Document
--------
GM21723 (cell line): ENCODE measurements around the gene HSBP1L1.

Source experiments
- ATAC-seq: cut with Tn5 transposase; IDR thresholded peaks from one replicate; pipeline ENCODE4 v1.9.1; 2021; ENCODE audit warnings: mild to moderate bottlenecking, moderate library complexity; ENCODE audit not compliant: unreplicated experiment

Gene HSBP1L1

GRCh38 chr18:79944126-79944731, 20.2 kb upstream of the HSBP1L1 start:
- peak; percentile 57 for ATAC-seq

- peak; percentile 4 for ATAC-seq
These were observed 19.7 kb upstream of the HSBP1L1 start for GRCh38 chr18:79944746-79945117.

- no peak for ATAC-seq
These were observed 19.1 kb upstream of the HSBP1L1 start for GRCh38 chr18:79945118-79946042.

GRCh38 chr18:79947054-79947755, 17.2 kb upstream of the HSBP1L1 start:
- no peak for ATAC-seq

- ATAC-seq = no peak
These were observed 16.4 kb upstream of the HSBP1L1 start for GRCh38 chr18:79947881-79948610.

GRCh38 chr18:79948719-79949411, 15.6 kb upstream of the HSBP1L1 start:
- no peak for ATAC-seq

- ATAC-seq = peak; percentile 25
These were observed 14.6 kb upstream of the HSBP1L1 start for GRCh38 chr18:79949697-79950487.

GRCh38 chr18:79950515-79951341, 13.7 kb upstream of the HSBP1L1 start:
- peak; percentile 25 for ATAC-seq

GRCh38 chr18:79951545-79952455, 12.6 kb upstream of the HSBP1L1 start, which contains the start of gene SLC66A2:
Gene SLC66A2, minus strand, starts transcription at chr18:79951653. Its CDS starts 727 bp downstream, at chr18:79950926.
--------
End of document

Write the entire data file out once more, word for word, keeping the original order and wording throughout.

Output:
GM21723 (cell line): ENCODE measurements around the gene HSBP1L1.

Source experiments
- ATAC-seq: cut with Tn5 transposase; IDR thresholded peaks from one replicate; pipeline ENCODE4 v1.9.1; 2021; ENCODE audit warnings: mild to moderate bottlenecking, moderate library complexity; ENCODE audit not compliant: unreplicated experiment

Gene HSBP1L1

GRCh38 chr18:79944126-79944731, 20.2 kb upstream of the HSBP1L1 start:
- peak; percentile 57 for ATAC-seq

- peak; percentile 4 for ATAC-seq
These were observed 19.7 kb upstream of the HSBP1L1 start for GRCh38 chr18:79944746-79945117.

- no peak for ATAC-seq
These were observed 19.1 kb upstream of the HSBP1L1 start for GRCh38 chr18:79945118-79946042.

GRCh38 chr18:79947054-79947755, 17.2 kb upstream of the HSBP1L1 start:
- no peak for ATAC-seq

- ATAC-seq = no peak
These were observed 16.4 kb upstream of the HSBP1L1 start for GRCh38 chr18:79947881-79948610.

GRCh38 chr18:79948719-79949411, 15.6 kb upstream of the HSBP1L1 start:
- no peak for ATAC-seq

- ATAC-seq = peak; percentile 25
These were observed 14.6 kb upstream of the HSBP1L1 start for GRCh38 chr18:79949697-79950487.

GRCh38 chr18:79950515-79951341, 13.7 kb upstream of the HSBP1L1 start:
- peak; percentile 25 for ATAC-seq

GRCh38 chr18:79951545-79952455, 12.6 kb upstream of the HSBP1L1 start, which contains the start of gene SLC66A2:
Gene SLC66A2, minus strand, starts transcription at chr18:79951653. Its CDS starts 727 bp downstream, at chr18:79950926.